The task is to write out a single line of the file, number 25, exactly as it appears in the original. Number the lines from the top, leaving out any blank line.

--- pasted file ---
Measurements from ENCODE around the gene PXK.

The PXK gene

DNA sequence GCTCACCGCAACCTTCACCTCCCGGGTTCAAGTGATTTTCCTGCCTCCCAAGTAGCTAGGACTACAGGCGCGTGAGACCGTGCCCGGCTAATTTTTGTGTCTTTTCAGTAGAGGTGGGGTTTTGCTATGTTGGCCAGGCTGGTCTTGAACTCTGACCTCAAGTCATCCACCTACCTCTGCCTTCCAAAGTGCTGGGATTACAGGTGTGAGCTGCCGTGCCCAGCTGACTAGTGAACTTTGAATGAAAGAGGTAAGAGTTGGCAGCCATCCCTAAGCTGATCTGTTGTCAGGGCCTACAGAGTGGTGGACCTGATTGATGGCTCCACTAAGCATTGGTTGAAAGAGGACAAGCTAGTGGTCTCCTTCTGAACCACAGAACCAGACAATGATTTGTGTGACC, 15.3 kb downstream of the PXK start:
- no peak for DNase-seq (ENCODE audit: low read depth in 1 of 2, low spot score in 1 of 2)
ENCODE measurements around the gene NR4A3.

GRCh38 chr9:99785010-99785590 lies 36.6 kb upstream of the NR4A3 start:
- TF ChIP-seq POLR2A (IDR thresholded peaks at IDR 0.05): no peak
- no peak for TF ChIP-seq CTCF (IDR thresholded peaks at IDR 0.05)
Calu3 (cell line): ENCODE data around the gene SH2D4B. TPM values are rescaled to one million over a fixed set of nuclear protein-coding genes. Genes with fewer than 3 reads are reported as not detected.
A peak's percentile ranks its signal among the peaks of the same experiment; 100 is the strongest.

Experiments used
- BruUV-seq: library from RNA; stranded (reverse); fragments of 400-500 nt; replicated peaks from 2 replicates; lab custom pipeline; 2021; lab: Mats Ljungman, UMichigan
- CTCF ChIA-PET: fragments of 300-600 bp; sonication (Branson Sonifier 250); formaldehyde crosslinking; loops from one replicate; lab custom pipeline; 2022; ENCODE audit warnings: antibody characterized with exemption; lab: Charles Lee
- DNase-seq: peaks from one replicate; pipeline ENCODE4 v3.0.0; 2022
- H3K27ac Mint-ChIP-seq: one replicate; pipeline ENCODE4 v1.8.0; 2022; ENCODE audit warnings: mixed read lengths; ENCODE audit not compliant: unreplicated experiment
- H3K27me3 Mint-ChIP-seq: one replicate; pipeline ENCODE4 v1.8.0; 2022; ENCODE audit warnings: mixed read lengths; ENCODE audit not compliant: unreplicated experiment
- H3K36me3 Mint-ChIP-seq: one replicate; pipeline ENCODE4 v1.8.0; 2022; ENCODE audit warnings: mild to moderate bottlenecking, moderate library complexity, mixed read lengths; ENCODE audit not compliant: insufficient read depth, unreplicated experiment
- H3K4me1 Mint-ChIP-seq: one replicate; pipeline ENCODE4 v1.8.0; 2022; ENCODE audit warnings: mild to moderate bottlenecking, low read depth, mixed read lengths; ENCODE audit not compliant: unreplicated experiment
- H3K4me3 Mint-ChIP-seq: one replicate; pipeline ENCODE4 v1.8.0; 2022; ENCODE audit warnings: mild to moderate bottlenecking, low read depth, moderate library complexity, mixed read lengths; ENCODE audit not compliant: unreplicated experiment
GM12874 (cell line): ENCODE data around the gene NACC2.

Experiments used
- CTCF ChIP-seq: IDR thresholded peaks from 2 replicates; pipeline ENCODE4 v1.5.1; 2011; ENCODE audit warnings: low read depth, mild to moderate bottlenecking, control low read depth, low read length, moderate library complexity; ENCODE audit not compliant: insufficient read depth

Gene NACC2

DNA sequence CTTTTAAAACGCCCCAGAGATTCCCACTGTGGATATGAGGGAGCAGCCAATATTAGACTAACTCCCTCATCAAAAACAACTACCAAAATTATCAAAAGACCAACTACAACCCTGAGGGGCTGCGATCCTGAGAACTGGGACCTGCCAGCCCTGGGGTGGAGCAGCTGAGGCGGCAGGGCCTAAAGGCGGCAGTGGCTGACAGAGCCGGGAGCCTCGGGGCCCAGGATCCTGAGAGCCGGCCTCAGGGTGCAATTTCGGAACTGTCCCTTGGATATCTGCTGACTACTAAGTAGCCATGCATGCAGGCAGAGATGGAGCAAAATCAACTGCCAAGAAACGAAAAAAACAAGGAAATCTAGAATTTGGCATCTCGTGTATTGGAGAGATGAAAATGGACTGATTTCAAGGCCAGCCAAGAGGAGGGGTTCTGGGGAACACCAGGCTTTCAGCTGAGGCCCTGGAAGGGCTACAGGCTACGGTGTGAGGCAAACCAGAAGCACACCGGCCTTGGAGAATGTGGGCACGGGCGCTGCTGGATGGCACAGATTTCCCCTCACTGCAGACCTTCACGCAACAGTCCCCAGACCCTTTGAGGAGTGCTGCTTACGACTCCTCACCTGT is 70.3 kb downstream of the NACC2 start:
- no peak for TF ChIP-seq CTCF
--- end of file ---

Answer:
- no peak for TF ChIP-seq CTCF